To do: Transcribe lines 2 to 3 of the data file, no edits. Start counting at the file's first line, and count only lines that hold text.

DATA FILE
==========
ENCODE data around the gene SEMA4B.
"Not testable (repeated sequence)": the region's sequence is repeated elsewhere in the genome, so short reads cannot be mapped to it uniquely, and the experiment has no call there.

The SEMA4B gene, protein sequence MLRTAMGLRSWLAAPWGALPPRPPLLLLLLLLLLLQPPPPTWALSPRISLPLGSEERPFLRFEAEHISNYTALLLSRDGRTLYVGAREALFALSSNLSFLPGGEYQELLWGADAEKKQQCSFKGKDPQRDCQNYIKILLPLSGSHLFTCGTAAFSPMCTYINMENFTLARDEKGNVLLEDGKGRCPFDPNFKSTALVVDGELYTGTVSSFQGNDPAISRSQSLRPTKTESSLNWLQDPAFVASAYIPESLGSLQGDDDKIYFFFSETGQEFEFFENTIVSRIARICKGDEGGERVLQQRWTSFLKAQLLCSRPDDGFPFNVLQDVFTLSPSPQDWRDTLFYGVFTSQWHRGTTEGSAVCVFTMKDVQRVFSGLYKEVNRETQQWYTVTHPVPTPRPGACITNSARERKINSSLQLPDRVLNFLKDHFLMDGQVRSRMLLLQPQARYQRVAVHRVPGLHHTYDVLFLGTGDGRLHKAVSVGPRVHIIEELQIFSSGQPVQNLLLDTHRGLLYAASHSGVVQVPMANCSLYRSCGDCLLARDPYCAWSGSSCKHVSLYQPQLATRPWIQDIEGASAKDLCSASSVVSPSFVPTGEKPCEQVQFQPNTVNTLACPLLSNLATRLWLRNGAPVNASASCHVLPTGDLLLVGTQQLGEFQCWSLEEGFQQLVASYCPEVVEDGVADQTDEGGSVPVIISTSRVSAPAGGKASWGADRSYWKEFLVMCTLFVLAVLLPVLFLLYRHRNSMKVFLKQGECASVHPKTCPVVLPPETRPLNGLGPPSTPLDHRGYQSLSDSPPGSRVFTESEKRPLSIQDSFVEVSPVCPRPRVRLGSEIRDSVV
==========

"Not testable (repeated sequence)": the region's sequence is repeated elsewhere in the genome, so short reads cannot be mapped to it uniquely, and the experiment has no call there.

The SEMA4B gene, protein sequence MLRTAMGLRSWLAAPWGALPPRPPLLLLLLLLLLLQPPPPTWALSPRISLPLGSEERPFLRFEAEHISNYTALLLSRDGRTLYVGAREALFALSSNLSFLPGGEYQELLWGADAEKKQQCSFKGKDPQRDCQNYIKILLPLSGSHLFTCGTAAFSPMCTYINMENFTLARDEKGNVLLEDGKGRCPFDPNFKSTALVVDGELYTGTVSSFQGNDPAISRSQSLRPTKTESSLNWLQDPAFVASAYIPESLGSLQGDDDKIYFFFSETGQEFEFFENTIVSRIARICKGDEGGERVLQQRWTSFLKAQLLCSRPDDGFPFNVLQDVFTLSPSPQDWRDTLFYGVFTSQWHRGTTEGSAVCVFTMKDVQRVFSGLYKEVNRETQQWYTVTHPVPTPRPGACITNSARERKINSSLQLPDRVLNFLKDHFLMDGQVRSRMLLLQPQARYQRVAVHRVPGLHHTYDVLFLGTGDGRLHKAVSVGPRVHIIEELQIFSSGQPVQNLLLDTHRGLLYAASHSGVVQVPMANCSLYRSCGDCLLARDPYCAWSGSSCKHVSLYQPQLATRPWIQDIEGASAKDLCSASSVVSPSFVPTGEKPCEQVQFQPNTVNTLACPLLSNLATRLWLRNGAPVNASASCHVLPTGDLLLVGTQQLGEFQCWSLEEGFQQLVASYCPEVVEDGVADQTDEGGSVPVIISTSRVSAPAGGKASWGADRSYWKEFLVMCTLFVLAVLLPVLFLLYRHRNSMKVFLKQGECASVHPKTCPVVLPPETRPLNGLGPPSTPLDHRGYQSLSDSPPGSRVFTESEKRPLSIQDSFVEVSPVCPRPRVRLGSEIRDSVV